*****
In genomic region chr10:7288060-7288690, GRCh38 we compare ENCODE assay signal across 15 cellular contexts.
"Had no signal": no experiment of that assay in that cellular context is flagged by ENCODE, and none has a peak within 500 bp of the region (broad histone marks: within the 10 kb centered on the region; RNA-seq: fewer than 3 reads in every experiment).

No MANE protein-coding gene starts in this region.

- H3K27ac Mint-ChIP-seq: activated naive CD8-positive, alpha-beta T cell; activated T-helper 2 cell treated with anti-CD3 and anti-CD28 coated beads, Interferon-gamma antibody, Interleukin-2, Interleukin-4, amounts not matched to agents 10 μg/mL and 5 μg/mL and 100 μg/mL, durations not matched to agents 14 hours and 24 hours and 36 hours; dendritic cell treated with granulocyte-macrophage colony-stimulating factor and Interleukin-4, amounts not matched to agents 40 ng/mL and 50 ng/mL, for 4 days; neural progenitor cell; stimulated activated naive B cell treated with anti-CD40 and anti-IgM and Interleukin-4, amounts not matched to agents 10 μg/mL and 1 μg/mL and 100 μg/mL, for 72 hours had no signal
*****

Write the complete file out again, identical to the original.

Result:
In genomic region chr10:7288060-7288690, GRCh38 we compare ENCODE assay signal across 15 cellular contexts.
"Had no signal": no experiment of that assay in that cellular context is flagged by ENCODE, and none has a peak within 500 bp of the region (broad histone marks: within the 10 kb centered on the region; RNA-seq: fewer than 3 reads in every experiment).

No MANE protein-coding gene starts in this region.

- H3K27ac Mint-ChIP-seq: activated naive CD8-positive, alpha-beta T cell; activated T-helper 2 cell treated with anti-CD3 and anti-CD28 coated beads, Interferon-gamma antibody, Interleukin-2, Interleukin-4, amounts not matched to agents 10 μg/mL and 5 μg/mL and 100 μg/mL, durations not matched to agents 14 hours and 24 hours and 36 hours; dendritic cell treated with granulocyte-macrophage colony-stimulating factor and Interleukin-4, amounts not matched to agents 40 ng/mL and 50 ng/mL, for 4 days; neural progenitor cell; stimulated activated naive B cell treated with anti-CD40 and anti-IgM and Interleukin-4, amounts not matched to agents 10 μg/mL and 1 μg/mL and 100 μg/mL, for 72 hours had no signal